The results of the new system were positive and seen within a short time. For instance, the company was able to cut down the number of job roles from 650 to about 330. Nevertheless, the new idea and the shift from the traditional organizational system to a modern globalized system were facing a number of problems (Shacklett, 2012).

Skills required for global leaders: Deriving from the case of IBM

Corporate leaders must possess the skills of switching the corporate culture in order to fit the needs of the global standards (Molinsky, Davenport, Iyer & Davidson, 2012). For instance, to work with foreign employees and managers, the managers should ensure that they focus on the local culture in a foreign nation (Molinsky, et al., 2012).

Secondly, the leader should possess effective skills in nurturing, managing, and using talents. In fact, it is the role and responsibility of the leader to ensure that the right and most effective methods for determining talents and the position each talent is applied within the company. In addition, it is the role of the leader to ensure that the right talent is obtained from the pool of prospective employees.

Thirdly, the corporate leader should possess effective skills in managing employee information and categorizing each employee based on the skills and talents (Merino, 2013). In fact, employee information is a critical asset for the company. It should be managed most appropriately.


The case study indicates that GIE provided IBM with an opportunity to develop, implement and use effective strategies to focus on the global market. It created WMI and expertise taxonomy, an idea that shows the need to focus on employees as one of the most important aspects of any business.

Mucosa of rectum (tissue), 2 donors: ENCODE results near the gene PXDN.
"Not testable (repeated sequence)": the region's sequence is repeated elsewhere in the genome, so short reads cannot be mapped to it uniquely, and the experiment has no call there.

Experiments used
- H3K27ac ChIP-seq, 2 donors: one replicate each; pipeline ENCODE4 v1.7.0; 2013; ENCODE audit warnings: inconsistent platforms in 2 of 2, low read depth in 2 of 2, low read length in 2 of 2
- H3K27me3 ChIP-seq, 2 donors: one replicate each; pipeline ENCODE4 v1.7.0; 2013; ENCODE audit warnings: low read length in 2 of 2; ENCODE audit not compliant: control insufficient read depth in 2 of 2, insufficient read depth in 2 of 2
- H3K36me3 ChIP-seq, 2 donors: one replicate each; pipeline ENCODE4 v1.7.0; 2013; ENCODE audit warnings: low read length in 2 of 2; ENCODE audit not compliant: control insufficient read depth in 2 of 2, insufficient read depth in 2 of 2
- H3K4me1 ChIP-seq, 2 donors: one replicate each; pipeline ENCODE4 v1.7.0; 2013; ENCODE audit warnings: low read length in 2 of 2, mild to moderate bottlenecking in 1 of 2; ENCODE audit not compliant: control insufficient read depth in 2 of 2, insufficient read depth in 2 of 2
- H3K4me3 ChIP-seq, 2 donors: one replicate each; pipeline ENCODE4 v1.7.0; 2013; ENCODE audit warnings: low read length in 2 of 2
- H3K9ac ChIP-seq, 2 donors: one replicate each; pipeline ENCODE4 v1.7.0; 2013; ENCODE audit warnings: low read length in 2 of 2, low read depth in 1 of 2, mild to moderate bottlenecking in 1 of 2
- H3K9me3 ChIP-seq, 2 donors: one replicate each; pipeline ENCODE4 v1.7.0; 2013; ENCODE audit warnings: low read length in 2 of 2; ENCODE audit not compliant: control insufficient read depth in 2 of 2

Kanter, R. B. (2009). IBM in the 21st Century: The Coming of the Globally Integrated Enterprise. Harvard Business Review, 12(3), 1-19.

Maerk, H. U. (2008). The globally integrated enterprise and its role in global governance. Corporate Governance, 8(4), 368 – 373

Merino, M. (2013). You Can’t Be a Wimp, Make the Tough Calls. An Interview with Ram Charan. Harvard Business Review, 3, 1-8.

Molinsky, A. L., Davenport, T. H., Iyer, B.M & Davidson, C. (2012). Three Skills Every 21st-Century Manager Needs. Web.

Palmisano, S. J. (2006). The globally integrated enterprise. Foreign Affairs, 85(3), 127.

Shacklett, M. (2012). IBM evolves a globally integrated supply chain. World Trade, WT100, 25(5), 32-35.

Ursah, J. R., & Baines, H. V. (2009). Globalization : Understanding Management, and Effects. New York: Nova Science Publishers.


Appendix 1: IBM’s approach to globalization of products

IBM’s approach to globalization of products

IBM’s approach to globalization of products

Appendix 2: Principles of Talent Management at IBM

Principles of Talent Management at IBM

Appendix 3: The trend of projects taken by IBM

The trend of projects taken by IBM